by Dr Liz Durden-Myers, PE Scholar
The concept of physical literacy was formally launched in 2001, in Margaret Whitehead’s initial paper entitled, The Concept of Physical Literacy (2001). Since then, there has been a number of developments and refinements to the definition and concept more broadly.
Today, the most recognised and widely accepted definition is by the International Physical Literacy Association (IPLA) who describe physical literacy as “the motivation, confidence, physical competence, knowledge and understanding to value and take responsibility for engagement in physical activities for life”.
Whitehead’s initial motivation
Whitehead’s initial motivation to develop the concept of physical literacy was focused around four main principles. Firstly, her interest in the philosophical writings of existentialism and phenomenology gave significant support for the centrality of embodiment in human existence, and thus elevated the argument towards embodiment as fundamental to human life.
Secondly, despite the overwhelming evidence including the philosophical writings mentioned above regarding the importance of embodiment for human existence, movement development was considered secondary to language, numeracy and social development within early childhood.
Thirdly, physical literacy could be used to address the growing drift away from physical activity as part of everyday lifestyle, particularly in developed countries. Physical literacy could also serve as the means to elevate the value that physical activity has in enriching life, throughout the life course.
Finally, there was a growing concern about the general direction that physical education was taking in many developed countries, including the UK, which, judged by Whitehead, placed too much emphasis on high-level performance and elitism within physical education (Whitehead, 2010).
Underpinning principles for practice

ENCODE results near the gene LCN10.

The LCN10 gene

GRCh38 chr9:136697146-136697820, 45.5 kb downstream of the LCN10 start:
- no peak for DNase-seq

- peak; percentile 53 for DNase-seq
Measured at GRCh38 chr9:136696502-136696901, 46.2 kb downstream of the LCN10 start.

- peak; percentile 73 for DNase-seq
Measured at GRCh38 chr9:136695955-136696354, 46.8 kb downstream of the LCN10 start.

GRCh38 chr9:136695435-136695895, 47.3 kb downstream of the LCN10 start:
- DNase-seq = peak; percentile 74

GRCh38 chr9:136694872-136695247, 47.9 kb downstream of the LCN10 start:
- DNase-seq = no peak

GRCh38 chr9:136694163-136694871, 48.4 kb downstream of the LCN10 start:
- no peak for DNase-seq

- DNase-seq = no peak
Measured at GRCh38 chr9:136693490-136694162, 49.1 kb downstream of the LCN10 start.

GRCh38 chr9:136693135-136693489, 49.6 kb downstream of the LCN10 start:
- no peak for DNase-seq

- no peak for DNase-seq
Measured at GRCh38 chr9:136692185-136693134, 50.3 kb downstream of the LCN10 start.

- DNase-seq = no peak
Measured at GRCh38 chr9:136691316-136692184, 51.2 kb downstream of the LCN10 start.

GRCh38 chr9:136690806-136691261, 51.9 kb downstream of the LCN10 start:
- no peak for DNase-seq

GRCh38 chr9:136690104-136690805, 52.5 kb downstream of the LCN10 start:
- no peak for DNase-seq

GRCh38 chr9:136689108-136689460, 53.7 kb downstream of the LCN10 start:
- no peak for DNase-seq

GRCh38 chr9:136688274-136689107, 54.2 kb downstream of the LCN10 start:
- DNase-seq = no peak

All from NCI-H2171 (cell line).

In 2022, the IPLA recommended the following seven principles in informing practice:
Each of these seven principles should be evident in curriculum design, pedagogy and assessment and embrace the holistic nature of the concept, be inclusive and personalised and encourage exploration of physical activity in a range of meaningful opportunities and environments.
Whitehead has, since 2001, campaigned to raise the awareness of the concept and develop the theoretical and philosophical underpinning of physical literacy. Since the formal introduction of the contemporary notion of physical literacy in 2001, the concept has developed considerably and as a result has gained global attention in relation to its potential to revolutionise how physical activity and physical education are perceived and approached. This rapid development does not appear to be slowing, in fact momentum continues to grow across the world.
Recent policies including the National Plan for Sport Health and Wellbeing recognise physical literacy as a significant concept that will contribute to the health, wellbeing and activity levels of the population, both within and beyond education. What this means is that physical literacy is here to stay and will be a part of the future direction for physical education. All educators and practitioners are encouraged to learn more about this important concept that will help shape how we approach and support physical activity engagement through physical education in the future.
For more information or to find out more about physical literacy, I recommend the following websites:
• The International Physical Literacy Association
• PE Scholar
Alternatively, please get in touch via Twitter @LizDurdenMyers and I can signpost you to further resources and/or I am happy to discuss your specific questions or contexts needs.
You can also listen to Dr Durden-Myers in conversation with ASCL Primary Specialist Tiffnie Harris in this Primary Podcast (May 2022).